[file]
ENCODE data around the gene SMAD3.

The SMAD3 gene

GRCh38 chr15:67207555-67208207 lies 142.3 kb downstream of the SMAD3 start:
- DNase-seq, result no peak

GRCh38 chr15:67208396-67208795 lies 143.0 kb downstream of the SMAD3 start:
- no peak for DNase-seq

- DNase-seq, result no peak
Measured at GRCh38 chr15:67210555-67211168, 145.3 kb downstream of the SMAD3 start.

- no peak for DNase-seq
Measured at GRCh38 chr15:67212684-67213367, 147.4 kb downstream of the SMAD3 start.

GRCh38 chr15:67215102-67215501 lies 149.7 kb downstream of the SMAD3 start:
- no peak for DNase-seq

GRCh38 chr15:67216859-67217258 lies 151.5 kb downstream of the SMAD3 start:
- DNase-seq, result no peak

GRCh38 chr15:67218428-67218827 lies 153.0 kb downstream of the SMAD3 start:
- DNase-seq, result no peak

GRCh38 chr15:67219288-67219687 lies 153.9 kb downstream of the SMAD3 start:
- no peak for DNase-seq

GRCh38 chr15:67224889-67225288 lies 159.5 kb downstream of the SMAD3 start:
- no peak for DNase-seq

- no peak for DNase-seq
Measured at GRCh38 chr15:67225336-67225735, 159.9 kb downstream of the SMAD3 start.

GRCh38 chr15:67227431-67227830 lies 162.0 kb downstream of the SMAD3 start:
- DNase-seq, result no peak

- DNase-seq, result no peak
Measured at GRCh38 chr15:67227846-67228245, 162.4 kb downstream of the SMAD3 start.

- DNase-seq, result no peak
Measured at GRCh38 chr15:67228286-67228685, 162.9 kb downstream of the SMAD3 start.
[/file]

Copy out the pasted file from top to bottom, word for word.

ENCODE data around the gene SMAD3.

The SMAD3 gene

GRCh38 chr15:67207555-67208207 lies 142.3 kb downstream of the SMAD3 start:
- DNase-seq, result no peak

GRCh38 chr15:67208396-67208795 lies 143.0 kb downstream of the SMAD3 start:
- no peak for DNase-seq

- DNase-seq, result no peak
Measured at GRCh38 chr15:67210555-67211168, 145.3 kb downstream of the SMAD3 start.

- no peak for DNase-seq
Measured at GRCh38 chr15:67212684-67213367, 147.4 kb downstream of the SMAD3 start.

GRCh38 chr15:67215102-67215501 lies 149.7 kb downstream of the SMAD3 start:
- no peak for DNase-seq

GRCh38 chr15:67216859-67217258 lies 151.5 kb downstream of the SMAD3 start:
- DNase-seq, result no peak

GRCh38 chr15:67218428-67218827 lies 153.0 kb downstream of the SMAD3 start:
- DNase-seq, result no peak

GRCh38 chr15:67219288-67219687 lies 153.9 kb downstream of the SMAD3 start:
- no peak for DNase-seq

GRCh38 chr15:67224889-67225288 lies 159.5 kb downstream of the SMAD3 start:
- no peak for DNase-seq

- no peak for DNase-seq
Measured at GRCh38 chr15:67225336-67225735, 159.9 kb downstream of the SMAD3 start.

GRCh38 chr15:67227431-67227830 lies 162.0 kb downstream of the SMAD3 start:
- DNase-seq, result no peak

- DNase-seq, result no peak
Measured at GRCh38 chr15:67227846-67228245, 162.4 kb downstream of the SMAD3 start.

- DNase-seq, result no peak
Measured at GRCh38 chr15:67228286-67228685, 162.9 kb downstream of the SMAD3 start.